Illegal immigration has a detrimental effect on young undocumented Mexicans in the U.S., according to Joanna Dreby, associate professor of sociology at the University of Albany-SUNY.
Dreby has been giving a talk similar to the one she gave to a full Ecumenical Center on Dec. 1 “for the past two or three years,” she said, “but part of me feels like the world shifted in the past two weeks. We’ve had the election of a major candidate whose platform was based on a no-tolerance stance toward undocumented migration.”
She said there is widespread desire from both Republicans and Democrats for immigration reform. As an immigration researcher, she conceded that “immigration policy doesn’t necessarily follow research findings. … It’s more influenced by public opinion.”
She is hopeful for immigration reform, but before the current policy can change, the public opinion of undocumented immigrants needs to flip, said Dreby.
She is not a legal scholar. She doesn’t study the specifics of immigration. Instead she focuses on “family life and children’s perspectives and experiences. … What is it like being a kid growing up in these places?”
Dreby said, “Across the country today, more than one in four children under the age of 5 are the children of immigrants.”
She studied two communities of undocumented immigrants – one in New Jersey with a “very concentrated Mexican population, and one in Ohio, which has a somewhat invisible population.” Both are popular destinations for new immigrants, she said.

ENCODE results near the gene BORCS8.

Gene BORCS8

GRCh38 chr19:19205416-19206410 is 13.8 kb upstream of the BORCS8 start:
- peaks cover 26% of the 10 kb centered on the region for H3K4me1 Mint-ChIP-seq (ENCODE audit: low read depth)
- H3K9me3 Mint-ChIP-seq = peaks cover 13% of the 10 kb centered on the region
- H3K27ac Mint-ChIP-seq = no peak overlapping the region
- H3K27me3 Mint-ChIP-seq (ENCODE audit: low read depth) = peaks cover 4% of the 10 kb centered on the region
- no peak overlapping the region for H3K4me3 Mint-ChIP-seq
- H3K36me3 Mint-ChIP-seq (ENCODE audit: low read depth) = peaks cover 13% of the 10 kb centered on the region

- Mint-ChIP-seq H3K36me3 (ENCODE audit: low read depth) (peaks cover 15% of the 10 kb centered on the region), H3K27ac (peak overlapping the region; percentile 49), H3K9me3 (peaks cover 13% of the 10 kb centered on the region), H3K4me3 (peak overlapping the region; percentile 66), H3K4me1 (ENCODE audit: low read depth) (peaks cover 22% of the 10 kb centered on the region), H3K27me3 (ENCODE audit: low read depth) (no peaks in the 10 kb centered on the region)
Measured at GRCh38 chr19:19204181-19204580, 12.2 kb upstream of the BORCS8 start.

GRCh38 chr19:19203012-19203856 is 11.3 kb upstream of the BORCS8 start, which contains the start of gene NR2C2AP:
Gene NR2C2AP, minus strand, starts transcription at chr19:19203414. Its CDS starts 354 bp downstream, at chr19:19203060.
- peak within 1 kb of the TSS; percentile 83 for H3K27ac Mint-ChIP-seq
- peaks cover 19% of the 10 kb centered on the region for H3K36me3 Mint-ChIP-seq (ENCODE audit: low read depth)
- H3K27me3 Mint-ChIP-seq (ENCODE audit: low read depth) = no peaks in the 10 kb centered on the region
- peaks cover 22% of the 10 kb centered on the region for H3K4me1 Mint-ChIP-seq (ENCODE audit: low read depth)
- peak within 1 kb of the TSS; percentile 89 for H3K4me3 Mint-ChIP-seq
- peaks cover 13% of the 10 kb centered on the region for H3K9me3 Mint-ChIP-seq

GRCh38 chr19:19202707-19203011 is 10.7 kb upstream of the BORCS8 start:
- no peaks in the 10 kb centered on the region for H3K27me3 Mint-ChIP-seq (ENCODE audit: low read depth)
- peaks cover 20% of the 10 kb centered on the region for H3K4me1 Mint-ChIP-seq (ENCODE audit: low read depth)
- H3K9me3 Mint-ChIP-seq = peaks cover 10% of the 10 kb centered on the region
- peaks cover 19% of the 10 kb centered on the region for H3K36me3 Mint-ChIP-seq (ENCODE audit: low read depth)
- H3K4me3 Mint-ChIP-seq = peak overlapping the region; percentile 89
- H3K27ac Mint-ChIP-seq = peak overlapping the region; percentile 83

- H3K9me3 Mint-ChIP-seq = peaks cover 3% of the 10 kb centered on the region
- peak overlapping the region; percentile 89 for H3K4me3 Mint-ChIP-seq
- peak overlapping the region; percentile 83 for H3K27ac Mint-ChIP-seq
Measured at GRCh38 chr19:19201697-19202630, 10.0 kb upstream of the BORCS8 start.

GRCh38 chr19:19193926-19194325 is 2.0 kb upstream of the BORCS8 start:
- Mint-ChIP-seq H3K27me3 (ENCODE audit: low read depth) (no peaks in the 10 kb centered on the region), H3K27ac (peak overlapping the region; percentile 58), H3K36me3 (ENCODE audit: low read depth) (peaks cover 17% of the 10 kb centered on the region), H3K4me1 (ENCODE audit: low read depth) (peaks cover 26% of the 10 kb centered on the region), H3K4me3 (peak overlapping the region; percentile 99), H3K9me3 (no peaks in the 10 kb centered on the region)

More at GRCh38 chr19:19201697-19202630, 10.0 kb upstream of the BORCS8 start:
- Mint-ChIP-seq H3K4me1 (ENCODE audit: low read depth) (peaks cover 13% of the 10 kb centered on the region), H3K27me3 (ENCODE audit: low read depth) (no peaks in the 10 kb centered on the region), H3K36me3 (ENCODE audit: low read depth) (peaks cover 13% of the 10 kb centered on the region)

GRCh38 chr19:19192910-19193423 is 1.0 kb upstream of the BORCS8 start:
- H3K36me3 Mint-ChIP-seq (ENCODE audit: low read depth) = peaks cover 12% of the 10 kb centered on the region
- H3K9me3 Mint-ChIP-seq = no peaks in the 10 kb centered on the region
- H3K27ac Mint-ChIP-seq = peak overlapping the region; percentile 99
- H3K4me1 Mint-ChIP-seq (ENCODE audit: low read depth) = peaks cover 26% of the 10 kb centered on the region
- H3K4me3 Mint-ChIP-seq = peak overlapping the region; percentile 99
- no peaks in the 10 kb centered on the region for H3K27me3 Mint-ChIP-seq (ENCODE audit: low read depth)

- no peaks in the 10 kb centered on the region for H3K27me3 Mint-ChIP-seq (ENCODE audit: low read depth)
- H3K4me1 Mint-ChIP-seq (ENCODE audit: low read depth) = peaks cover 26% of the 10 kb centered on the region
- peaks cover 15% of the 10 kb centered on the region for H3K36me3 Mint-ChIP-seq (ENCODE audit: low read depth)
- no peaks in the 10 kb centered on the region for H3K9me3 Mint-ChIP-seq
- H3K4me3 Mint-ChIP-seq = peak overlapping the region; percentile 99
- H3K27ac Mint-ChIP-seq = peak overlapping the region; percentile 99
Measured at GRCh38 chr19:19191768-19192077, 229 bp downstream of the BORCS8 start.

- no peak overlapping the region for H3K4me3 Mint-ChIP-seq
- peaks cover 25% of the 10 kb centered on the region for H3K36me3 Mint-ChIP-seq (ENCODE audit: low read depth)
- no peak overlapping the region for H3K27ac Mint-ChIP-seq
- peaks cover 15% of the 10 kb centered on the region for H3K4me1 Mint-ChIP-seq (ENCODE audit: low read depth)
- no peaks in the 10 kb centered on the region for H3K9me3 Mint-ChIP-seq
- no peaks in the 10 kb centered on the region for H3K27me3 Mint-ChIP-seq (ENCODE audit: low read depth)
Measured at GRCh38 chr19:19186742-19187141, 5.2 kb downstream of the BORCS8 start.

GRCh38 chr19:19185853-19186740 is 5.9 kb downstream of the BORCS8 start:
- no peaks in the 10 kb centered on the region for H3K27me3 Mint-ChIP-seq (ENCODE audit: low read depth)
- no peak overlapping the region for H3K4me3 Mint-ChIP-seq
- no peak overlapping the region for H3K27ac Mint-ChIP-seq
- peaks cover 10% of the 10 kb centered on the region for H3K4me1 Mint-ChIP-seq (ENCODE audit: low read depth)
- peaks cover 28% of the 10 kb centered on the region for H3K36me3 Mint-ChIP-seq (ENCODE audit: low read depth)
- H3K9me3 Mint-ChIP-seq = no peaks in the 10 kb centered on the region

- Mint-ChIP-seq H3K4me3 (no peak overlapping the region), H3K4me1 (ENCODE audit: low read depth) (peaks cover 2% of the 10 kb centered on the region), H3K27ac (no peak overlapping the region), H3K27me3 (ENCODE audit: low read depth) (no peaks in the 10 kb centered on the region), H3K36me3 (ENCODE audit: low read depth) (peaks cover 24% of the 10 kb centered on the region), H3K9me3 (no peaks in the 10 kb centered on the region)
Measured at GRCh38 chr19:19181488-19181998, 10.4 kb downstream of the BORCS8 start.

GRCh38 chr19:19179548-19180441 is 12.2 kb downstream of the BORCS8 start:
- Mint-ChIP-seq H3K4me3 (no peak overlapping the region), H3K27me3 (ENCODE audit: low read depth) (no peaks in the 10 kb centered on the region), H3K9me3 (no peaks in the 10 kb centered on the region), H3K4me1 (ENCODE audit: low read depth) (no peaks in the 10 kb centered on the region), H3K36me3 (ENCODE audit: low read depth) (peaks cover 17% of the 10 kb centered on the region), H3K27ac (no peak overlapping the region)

Dreby interviewed “parents, mostly mothers and children ages 5 to 15” in both homes and schools in these areas.
She recounted the story of a 10-year-old boy who moved with his mother to New Jersey when he was 4 “to be reunited with his father who had already been living and working [there] for a few years.”
When Dreby had asked if his fellow students at school knew his family was from Mexico, he replied, “Only one.” He didn’t want them to know, because he was afraid they would know his family didn’t have their papers and “send us to Mexico and I won’t see my friends,” she said.
Dreby had similar conversations with other immigrants in New Jersey. Many expressed concerns of being caught by U.S. Customs and Immigration Enforcement. “That sounds like a lot of worries for a ten year old,” she said.
Junior Tori Gibbs thought the fear of deportation must be a “huge stress” on child immigrants and wondered, “How is [that] going to affect the rest of their education?”
In Ohio, Dreby focused on the peer group relationships of immigrants.
She told the story of an undocumented boy she interviewed who claimed to have no friends. “I laughed. In hindsight I probably shouldn’t have.” She asked again, thinking he was joking. He wasn’t.
The following day, Dreby went to school with him to observe his classes – at both lunch and recess, he sat alone.
“He didn’t pick up on those cues that it was better to be quiet about” his illegal status, she said. Even other immigrants didn’t associate with the boy because they knew he was undocumented.
Junior Irene Dompreh said, “I loved the fact that she took time to explore two different places. The differences were so broad.”
Dreby urged people to educate themselves and others about the hardships that undocumented immigrants go through because “in places like [New Jersey and Ohio] where there’s a lot of immigrant kids, legal status distinctions are becoming a very important way that kids decide who’s in and who’s out.